Monday

26th Feb 2024

Opinion

Is EU running out of steam on Kosovo/Serbia?

  • The handshake between Aleksandar Vučić, president of Serbia, on the left, and Josep Borrell, EU foreign affairs chief, in Ohrid, North Macedonia last month (Photo: EU Commission)
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Following a tense meeting last month in the city of Ohrid, in North Macedonia, the EU was able to narrowly squeeze out what it called the "implementation annex" to the broader agreement for normalisation of relations between the two adversaries of Kosovo and Serbia.

Although relatively light in content, the annex could represent the first steps to Serbia and Kosovo finally working more constructively together — if it is actually implemented.

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  • And Kosovo PM Albin Kurti, at the same event. With the current approach, Brussels has wasted countless hours and funds with little to show for it (Photo: EU Commission)

So far, however, the two sides have shown little appetite for doing so. Almost immediately following the conclusion of the meeting with EU representative Josep Borrell, both sides began backtracking upon a number of promises made.

If the EU cannot bring the two together following its current approach, it must seriously consider modifying its relationship with the Balkan nations, even if this entails reconsidering the current membership prospects of Belgrade and Pristina.

Already, Serbian president Aleksandar Vučić has chosen to turn his back on the proposed agreement, declaring to local media after the meeting that he would not sign anything, stating that such a move would be a de-facto recognition of Kosovo. Furthermore, although he has promised to implement the entire agreement, so far he has chosen instead to focus his energy discussing the articles which most benefit Serbia, as well as demanding that Kosovo finally establish the long proposed Association of Serb Municipalities.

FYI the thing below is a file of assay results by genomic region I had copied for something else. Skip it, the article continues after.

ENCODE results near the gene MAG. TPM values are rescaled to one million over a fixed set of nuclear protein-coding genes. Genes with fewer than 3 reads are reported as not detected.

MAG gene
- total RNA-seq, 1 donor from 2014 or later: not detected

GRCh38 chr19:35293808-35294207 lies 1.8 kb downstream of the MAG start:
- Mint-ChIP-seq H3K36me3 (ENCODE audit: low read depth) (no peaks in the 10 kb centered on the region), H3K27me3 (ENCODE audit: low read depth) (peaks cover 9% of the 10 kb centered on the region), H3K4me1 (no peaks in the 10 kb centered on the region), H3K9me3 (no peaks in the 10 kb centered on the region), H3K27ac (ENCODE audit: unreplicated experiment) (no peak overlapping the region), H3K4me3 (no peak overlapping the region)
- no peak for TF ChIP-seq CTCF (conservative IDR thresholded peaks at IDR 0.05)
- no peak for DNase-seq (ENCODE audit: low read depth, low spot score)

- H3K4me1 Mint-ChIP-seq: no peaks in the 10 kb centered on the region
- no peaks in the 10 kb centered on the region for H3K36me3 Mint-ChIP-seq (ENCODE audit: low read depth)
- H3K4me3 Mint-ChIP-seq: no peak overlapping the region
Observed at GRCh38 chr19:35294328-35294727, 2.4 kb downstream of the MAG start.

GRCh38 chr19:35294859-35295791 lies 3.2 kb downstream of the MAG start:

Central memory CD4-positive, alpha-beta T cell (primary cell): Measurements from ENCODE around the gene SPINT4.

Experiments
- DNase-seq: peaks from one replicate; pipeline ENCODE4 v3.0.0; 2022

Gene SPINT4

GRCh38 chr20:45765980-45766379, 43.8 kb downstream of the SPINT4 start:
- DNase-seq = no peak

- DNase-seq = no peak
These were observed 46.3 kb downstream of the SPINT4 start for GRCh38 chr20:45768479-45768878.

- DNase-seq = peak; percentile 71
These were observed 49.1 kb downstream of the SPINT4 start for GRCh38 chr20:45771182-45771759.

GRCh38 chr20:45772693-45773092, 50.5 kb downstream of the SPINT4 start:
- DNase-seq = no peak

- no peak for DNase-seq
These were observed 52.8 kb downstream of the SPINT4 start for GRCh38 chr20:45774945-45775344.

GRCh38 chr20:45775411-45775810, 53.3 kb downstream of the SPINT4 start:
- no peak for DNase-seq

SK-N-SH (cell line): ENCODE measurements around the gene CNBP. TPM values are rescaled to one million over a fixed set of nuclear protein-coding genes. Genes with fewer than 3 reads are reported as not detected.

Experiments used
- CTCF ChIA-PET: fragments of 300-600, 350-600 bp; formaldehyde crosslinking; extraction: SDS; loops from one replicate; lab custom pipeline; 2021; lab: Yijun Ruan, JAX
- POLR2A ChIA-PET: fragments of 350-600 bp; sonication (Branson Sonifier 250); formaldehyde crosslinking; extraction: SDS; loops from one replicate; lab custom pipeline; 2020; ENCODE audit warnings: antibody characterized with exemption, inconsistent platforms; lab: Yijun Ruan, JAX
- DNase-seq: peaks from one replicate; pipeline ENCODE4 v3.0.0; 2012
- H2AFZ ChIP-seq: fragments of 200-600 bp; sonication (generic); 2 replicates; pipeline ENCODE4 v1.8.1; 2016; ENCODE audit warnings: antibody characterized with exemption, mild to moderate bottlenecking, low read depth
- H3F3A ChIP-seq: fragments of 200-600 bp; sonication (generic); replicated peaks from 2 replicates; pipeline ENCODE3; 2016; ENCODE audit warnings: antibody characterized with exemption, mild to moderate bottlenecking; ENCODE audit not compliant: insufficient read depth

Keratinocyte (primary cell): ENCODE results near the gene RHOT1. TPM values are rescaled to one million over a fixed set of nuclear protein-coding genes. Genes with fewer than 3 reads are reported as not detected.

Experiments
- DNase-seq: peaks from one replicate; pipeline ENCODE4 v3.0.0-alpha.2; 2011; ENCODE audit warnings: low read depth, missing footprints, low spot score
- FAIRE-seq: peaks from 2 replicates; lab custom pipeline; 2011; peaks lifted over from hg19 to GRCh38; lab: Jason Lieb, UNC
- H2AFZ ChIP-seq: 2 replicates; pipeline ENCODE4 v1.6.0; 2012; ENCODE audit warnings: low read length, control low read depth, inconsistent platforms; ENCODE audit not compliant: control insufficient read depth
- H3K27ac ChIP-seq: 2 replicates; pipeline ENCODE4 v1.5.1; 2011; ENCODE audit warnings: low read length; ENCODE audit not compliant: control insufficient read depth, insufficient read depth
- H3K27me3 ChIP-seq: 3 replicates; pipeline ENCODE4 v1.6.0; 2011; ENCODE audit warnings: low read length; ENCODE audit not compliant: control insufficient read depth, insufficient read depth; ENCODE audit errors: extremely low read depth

This is certainly not the first time that Vučić has chosen such an approach, but it must be the last. His consistent backtracking on previous deals and unwillingness to find a middle ground for a final settlement, whilst enjoying fruitful economic benefits from the EU, must come to an end.

The Serbian president is certainly not alone in this endeavour. Although Kosovo prime minister, Albin Kurti, has shown more willingness to both sign and stand by the agreement, his unwillingness to seek a compromise on the issue of a Serb-based political association in his country will continue to hold back any further negotiations.

Such a move is reckless, especially when Kosovo has a real chance to highlight its region-leading reforms and its enthusiastic pro-EU approach. Pristina should be inclined to show its openness to a lasting solution, with the promise that Brussels would be open to reforming its route to membership.

Full reset

Since 2011 when the initial Brussels Agreement between Serbia and Kosovo was first signed, the progress has been stagnant, if not non-existent. Every attempt at reconciliation by the EU through regular negotiating channels has left development funds wasted, hours spent thrashing out weak-boned deals with poor results, and good faith between the three parties nearly depleted.